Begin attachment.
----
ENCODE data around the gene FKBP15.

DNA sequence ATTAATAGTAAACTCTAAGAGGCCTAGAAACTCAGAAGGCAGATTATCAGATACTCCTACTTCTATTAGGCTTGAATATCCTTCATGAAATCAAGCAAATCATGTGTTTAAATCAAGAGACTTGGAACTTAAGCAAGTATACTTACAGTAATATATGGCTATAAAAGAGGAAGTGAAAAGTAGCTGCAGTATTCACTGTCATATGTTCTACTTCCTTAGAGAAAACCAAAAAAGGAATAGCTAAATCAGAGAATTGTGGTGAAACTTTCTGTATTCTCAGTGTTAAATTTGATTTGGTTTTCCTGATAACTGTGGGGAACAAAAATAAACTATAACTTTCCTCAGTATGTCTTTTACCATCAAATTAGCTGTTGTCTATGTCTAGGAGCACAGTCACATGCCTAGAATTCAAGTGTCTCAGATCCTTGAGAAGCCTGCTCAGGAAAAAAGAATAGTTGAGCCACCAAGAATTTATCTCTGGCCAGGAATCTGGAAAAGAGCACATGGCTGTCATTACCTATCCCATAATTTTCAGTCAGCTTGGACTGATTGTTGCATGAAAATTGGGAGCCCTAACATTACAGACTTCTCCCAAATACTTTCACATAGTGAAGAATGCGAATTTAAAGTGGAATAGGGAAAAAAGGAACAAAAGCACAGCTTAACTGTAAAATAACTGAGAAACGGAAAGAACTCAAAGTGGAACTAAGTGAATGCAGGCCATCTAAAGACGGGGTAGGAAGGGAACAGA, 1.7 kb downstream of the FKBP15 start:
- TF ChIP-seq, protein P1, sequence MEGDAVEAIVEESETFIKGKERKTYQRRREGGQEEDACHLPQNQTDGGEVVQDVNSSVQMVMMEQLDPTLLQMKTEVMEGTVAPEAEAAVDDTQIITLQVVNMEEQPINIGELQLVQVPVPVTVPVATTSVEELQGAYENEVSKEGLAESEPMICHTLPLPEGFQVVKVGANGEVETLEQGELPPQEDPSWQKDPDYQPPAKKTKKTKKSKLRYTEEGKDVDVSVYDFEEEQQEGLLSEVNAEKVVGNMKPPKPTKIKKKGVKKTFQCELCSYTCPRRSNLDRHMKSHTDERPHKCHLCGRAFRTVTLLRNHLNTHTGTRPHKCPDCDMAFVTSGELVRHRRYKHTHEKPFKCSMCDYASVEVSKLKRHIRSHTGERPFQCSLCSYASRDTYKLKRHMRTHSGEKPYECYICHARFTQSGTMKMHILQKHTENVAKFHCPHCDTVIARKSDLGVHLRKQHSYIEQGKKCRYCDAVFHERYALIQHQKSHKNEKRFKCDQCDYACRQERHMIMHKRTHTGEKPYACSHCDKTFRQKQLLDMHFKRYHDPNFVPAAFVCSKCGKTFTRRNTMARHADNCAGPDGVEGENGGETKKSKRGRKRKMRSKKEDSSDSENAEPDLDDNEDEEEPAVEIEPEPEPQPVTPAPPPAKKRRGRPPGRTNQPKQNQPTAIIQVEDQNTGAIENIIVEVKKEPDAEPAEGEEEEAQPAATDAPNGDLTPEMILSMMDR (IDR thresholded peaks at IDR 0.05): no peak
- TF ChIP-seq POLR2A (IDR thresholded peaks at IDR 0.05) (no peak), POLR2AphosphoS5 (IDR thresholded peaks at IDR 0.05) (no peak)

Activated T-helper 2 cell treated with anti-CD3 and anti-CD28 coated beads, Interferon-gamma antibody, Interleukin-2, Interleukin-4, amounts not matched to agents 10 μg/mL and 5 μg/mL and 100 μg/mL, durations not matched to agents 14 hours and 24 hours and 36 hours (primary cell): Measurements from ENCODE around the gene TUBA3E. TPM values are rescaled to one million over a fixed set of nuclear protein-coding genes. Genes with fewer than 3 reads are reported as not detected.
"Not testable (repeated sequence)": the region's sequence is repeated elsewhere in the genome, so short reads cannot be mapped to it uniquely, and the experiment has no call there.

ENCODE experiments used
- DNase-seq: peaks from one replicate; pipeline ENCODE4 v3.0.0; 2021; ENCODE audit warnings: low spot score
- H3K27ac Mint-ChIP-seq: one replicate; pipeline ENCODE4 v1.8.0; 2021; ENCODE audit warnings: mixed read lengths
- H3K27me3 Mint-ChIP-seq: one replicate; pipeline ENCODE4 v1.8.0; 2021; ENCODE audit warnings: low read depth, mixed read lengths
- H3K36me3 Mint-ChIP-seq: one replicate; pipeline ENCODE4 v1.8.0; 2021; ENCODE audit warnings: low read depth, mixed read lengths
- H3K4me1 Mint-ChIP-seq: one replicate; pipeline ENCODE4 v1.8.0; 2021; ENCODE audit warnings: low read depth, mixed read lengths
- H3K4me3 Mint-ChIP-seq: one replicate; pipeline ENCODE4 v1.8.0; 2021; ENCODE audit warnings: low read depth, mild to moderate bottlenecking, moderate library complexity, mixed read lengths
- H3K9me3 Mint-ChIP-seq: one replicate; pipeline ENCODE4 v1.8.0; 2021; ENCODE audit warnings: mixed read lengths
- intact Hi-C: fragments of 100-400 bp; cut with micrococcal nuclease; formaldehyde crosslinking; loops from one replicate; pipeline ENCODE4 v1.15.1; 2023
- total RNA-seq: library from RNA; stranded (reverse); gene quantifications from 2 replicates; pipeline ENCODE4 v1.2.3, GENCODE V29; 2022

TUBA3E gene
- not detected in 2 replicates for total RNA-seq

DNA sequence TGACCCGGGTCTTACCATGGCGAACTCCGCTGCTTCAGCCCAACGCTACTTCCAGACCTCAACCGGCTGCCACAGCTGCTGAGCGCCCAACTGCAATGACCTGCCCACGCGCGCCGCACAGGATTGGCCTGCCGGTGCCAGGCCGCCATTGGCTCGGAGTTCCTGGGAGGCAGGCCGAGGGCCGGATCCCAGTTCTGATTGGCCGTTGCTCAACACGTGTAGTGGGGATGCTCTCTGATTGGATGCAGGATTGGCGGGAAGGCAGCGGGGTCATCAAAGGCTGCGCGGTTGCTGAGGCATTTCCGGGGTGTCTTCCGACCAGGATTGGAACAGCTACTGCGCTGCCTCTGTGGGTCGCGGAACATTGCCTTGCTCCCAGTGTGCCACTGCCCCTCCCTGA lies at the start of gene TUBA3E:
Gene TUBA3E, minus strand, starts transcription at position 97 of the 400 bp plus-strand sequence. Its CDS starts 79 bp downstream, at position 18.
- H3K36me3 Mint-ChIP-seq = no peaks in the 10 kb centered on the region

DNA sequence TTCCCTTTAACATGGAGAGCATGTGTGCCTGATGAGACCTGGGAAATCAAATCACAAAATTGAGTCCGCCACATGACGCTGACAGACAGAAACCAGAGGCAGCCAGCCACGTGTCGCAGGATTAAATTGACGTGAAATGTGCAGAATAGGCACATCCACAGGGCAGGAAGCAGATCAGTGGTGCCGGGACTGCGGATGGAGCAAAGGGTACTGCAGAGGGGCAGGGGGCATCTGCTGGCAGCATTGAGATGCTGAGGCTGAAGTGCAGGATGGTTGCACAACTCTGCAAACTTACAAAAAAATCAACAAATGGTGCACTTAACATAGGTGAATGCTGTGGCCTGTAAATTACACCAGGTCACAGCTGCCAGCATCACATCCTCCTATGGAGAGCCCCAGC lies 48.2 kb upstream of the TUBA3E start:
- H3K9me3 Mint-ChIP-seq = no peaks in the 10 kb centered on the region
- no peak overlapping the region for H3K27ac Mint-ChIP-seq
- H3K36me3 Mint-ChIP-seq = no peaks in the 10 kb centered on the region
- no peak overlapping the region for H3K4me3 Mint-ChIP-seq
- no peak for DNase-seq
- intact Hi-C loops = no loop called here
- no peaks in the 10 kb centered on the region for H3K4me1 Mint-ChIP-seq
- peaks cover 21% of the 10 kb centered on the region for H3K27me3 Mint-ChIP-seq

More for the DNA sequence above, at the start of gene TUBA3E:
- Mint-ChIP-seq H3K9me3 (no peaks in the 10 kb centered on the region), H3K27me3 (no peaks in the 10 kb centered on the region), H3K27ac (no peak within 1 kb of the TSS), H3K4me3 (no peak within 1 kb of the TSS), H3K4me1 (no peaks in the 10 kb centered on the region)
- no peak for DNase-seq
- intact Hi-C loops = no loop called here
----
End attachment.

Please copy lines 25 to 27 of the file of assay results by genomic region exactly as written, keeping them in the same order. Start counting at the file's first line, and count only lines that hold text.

- H3K36me3 Mint-ChIP-seq = no peaks in the 10 kb centered on the region
- no peak overlapping the region for H3K4me3 Mint-ChIP-seq
- no peak for DNase-seq